“I try to train sons.” The voice came from behind Sam’s left shoulder.
He turned to find himself looking into the bluest eyes he had ever seen.
“You must be Patsy.”
“For my sins. I see you have met my sons. I hope they will all remember that this family owes you.”
Sam held up his hand.
“No debts” he said firmly. “I’m a doctor. I swore an oath. So. Please don’t embarrass me by imagining you owe me anything.”
Before Patsy had a chance to say anything, Jamie spoke up.
“Leave it Mum. You have to let people have their own pride like you expect them to let you have yours.”
She looked into her son’s eyes for a long moment.
“You are so much like your dad it’s scary. Well, can I just give him a hug?”
Jamie shrugged and grinned.
“Not up to me.”
Sam opened his arms and Patsy walked into his embrace. She rested her blonde head on his shoulder for a moment.
“Can I at least say thanks for the jumper? It was a master stroke. Gave him something to cling to without feeling cissy.”
“Yeah. I’m quite proud of that idea, though I’ll admit that it started out as just something to keep him warm. Then the Eau Sauvage coincidence kicked in and I realised it could be a symbol as well.”
Matt spoke for the twins.
“Even we get that. Something to hold on to must’ve been very important to him…”
Charlie climbed out of Rod’s arms and shinned down his leg. He went to his mother and looked up into her face.
“It’ll be all right Mummy. I’ll look after Bill.”
She bent down and kissed him on both rosy cheeks.
“You do that my lovey. You do that.”
“Here they come” Anna smiled as Jim jumped out of the camper with Bill clinging to his back like a giggling monkey.
When they arrived, Bill pulled himself together.
“Daddy. This is my friend Sam.”
“Pleased to meet you, Sam.”
“Likewise, I’m sure. It’s a pleasure to meet Bill’s parents. Like it was a pleasure to meet Bill.”
“Aw shucks,” Bill grinned cheekily.
“Didn’t somebody say something about food?’ Rod said plaintively. ‘I think I might be fading away…”
Everybody laughed, and they went inside to eat Patsy’s excellent soup and fresh bread.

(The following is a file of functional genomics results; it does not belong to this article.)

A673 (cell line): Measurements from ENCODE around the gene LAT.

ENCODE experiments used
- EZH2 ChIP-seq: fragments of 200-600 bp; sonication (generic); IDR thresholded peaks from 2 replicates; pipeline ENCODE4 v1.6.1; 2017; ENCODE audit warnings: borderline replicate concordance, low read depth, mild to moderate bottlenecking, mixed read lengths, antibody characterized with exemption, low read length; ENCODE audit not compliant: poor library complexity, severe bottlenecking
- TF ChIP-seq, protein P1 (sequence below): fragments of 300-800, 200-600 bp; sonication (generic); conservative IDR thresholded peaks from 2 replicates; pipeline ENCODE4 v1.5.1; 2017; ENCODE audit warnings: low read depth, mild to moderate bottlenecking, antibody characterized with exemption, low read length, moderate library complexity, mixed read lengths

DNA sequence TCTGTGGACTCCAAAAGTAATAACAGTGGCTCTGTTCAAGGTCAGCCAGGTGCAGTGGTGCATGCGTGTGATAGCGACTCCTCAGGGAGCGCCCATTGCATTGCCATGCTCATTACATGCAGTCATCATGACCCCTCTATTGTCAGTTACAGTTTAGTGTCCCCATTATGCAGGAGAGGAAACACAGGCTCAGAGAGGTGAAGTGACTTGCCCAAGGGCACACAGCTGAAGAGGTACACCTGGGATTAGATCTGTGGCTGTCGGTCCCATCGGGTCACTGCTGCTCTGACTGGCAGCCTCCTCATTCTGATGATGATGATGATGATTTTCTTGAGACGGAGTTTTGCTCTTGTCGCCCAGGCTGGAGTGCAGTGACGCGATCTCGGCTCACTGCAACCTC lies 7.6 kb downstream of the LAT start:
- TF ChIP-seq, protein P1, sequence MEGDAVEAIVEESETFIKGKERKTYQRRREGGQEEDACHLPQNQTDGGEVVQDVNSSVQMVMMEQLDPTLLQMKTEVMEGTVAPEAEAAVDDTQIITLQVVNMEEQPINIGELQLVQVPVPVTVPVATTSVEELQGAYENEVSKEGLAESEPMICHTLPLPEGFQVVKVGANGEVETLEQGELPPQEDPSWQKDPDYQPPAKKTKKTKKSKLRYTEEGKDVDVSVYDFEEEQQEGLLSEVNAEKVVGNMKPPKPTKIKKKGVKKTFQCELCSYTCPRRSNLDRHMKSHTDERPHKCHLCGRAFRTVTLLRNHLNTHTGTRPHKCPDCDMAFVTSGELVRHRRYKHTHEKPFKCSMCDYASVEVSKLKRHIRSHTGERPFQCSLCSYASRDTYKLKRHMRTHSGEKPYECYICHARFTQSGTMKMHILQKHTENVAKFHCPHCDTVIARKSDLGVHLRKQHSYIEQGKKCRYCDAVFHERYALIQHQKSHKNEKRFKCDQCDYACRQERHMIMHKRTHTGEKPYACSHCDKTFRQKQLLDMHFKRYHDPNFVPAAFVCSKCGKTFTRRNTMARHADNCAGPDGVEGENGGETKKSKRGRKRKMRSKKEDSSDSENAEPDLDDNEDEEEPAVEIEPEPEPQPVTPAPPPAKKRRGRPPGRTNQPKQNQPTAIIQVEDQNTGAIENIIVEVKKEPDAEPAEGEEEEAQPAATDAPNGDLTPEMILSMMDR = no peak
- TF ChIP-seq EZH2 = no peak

The next few days flew by. Bill managed remarkably well, and wobbles were few and far between. Sam began to understand the rest of the Cracksman clan. He discovered that old world courtesy wasn’t just Bill’s thing, it was bred into the whole family, where it sat, sometimes uncomfortably, alongside enormous intelligence, and a tendency to organise anyone who stood still long enough to let it happen. He watched with concealed amusement as the arrangements for the young ones holidays got made with ruthless efficiency.  He was less amused by how Patsy seemed to take it as her right to tell Anna what to do. Anna saw him noticing, and shrugged her elegant shoulders. He grinned.

And then it was time to for him to get back to Cheltenham, and his work. He made Patsy and Jim promise to contact him if they had any worries about Bill. He hugged Bill and Charlie. He bumped fists with Jamie and the twins. Rod was driving him home, so he threw his bags into the back of a black truck with flames painted on the side, before going in search of Anna.
“You remember I asked for your number?”
She looked at him for a very long moment before nodding and handing him a small pasteboard card.
“I’ll call you when I get home,” he said before swinging himself up into the cab of Rod’s truck. Rod grinned and gunned the engine, so they swept out in a cloud of gravel and burning rubber.
“Don’t say a word,” Sam warned.
“Wasn’t going to,” Rod grinned.

Jane Jago